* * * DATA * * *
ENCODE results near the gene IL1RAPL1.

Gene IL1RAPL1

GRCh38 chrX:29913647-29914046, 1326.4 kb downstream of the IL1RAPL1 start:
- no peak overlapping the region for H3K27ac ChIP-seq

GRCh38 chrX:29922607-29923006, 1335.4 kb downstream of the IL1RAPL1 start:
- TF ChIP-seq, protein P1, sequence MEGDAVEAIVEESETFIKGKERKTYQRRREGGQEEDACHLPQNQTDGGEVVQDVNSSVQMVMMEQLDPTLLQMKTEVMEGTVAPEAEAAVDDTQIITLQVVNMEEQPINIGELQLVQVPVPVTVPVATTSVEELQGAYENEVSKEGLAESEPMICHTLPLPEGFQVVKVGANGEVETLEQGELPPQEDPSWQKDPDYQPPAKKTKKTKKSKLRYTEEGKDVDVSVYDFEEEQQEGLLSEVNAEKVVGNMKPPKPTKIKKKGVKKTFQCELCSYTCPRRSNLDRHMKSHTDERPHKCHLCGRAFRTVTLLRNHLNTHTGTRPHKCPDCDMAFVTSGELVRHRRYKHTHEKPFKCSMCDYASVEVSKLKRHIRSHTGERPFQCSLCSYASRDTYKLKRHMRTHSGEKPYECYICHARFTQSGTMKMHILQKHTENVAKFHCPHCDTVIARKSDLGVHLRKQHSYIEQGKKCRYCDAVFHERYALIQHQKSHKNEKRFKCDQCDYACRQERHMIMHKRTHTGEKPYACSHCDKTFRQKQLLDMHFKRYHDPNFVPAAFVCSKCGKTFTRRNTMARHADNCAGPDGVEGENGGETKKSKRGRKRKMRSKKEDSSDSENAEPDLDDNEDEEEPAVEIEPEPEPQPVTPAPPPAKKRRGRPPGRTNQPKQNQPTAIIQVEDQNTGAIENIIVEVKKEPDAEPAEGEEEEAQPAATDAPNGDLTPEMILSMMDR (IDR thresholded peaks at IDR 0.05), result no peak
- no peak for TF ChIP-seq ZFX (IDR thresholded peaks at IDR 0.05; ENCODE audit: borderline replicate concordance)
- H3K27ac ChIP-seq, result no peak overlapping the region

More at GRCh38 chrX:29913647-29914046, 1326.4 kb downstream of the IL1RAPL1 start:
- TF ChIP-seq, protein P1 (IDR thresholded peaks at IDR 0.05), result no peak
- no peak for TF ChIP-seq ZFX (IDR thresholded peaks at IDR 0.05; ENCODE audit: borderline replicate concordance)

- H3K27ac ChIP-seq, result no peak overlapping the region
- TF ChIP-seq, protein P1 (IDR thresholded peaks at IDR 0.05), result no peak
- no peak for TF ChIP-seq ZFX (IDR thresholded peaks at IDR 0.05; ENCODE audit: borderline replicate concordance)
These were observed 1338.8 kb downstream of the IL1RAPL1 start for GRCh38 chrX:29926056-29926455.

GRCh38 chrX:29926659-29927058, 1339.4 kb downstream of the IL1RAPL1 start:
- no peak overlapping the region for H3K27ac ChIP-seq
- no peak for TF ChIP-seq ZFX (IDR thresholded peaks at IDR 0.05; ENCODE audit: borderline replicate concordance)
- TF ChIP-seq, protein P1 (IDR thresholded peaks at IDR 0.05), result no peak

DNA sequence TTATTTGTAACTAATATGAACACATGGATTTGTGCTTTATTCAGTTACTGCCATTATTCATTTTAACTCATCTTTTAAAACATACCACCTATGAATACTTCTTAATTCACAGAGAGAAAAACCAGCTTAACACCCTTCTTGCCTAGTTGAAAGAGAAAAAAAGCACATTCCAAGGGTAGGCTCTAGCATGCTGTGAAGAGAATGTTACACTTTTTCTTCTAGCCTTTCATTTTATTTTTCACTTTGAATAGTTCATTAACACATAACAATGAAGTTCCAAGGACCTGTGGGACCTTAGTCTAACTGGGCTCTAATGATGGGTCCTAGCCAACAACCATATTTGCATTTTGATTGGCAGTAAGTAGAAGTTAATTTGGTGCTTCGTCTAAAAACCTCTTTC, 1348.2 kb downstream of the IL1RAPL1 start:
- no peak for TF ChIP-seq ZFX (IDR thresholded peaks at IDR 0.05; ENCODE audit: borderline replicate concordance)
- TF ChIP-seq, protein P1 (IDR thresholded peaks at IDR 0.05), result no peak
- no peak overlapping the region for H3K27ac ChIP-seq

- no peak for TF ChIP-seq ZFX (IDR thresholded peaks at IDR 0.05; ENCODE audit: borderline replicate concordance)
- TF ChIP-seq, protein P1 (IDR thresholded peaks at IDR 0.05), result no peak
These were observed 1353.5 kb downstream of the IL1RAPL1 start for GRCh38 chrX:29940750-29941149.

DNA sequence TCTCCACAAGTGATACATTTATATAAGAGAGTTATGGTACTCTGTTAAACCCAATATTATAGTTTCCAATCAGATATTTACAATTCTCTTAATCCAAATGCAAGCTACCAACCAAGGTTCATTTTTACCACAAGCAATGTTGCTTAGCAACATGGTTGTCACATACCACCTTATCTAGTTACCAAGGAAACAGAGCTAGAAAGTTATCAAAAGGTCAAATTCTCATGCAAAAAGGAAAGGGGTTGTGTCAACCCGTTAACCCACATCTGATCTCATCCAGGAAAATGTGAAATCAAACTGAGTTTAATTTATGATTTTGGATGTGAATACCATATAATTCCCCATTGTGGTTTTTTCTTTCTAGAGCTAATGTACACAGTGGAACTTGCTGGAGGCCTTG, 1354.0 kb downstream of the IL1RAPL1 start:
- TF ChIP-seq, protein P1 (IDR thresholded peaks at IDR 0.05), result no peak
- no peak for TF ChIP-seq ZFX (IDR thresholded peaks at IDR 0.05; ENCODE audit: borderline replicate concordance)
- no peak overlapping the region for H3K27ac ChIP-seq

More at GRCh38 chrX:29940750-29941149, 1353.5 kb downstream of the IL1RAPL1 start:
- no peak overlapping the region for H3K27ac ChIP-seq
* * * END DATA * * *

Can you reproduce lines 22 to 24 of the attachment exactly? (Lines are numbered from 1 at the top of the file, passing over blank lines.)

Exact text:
- TF ChIP-seq, protein P1 (IDR thresholded peaks at IDR 0.05), result no peak
- no peak overlapping the region for H3K27ac ChIP-seq

- no peak for TF ChIP-seq ZFX (IDR thresholded peaks at IDR 0.05; ENCODE audit: borderline replicate concordance)